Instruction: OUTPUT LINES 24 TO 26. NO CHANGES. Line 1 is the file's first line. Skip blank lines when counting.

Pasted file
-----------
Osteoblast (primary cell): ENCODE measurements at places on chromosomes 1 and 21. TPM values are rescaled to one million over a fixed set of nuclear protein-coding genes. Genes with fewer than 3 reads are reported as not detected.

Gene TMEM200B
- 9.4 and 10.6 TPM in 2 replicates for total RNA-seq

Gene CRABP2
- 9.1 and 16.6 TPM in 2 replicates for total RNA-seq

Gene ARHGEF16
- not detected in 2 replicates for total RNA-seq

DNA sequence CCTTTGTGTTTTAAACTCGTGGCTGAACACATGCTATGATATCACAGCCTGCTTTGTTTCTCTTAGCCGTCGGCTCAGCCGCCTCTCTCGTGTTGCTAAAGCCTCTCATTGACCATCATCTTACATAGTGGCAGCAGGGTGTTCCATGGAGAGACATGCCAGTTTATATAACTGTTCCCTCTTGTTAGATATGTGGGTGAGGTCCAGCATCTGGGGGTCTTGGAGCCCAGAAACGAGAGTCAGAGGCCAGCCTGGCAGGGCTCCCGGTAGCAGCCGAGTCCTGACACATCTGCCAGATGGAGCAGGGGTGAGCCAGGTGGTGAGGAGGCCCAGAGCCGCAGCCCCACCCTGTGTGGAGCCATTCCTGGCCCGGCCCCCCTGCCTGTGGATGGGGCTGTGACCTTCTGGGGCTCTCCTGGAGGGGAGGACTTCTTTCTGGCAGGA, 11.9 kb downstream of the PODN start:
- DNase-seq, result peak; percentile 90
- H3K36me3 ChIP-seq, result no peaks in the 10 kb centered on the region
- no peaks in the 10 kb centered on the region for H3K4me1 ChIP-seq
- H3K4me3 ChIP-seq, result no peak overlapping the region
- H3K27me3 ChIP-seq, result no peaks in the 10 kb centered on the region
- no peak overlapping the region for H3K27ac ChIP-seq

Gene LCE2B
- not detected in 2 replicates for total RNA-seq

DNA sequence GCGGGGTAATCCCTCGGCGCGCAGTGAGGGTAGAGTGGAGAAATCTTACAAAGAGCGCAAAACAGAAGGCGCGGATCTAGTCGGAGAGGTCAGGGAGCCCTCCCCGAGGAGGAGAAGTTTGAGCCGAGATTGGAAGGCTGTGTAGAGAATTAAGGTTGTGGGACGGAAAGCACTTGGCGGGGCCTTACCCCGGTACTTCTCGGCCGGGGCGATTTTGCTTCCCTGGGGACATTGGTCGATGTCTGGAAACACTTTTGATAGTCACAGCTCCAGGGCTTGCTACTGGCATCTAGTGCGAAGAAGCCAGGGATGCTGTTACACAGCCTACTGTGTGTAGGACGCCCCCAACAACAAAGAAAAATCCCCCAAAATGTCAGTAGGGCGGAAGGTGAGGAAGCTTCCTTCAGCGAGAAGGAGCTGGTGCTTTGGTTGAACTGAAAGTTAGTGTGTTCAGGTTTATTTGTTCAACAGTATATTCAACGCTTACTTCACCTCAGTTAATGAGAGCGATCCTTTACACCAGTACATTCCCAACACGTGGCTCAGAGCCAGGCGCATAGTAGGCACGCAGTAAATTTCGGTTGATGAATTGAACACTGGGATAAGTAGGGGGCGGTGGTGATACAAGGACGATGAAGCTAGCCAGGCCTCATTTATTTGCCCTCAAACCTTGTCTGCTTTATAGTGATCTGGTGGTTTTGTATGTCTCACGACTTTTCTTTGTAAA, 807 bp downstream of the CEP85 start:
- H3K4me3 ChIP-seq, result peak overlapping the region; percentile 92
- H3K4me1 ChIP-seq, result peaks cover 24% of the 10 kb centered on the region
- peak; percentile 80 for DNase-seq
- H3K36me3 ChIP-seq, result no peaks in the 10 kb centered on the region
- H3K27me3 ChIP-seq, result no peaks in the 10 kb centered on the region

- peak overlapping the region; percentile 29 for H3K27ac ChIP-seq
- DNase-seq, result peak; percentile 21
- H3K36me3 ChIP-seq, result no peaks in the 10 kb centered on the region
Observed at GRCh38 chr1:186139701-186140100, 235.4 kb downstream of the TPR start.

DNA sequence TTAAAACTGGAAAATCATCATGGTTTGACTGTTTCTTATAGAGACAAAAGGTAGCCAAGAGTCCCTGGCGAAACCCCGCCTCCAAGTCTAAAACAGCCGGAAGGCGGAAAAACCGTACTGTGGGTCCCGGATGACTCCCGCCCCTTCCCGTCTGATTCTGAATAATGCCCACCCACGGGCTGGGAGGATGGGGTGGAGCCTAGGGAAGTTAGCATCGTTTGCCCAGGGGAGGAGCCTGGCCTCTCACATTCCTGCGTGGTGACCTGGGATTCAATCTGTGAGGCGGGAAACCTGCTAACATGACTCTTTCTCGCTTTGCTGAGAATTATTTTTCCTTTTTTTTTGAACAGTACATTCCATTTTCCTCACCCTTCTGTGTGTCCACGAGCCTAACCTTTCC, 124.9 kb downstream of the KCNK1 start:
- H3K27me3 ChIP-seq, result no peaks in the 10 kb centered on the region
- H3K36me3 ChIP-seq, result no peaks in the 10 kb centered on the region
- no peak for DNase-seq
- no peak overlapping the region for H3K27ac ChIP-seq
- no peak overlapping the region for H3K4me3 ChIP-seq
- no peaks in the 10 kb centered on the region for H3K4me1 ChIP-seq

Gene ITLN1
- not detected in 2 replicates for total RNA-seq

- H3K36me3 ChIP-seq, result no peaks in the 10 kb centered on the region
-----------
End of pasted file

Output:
- DNase-seq, result peak; percentile 21
- H3K36me3 ChIP-seq, result no peaks in the 10 kb centered on the region
Observed at GRCh38 chr1:186139701-186140100, 235.4 kb downstream of the TPR start.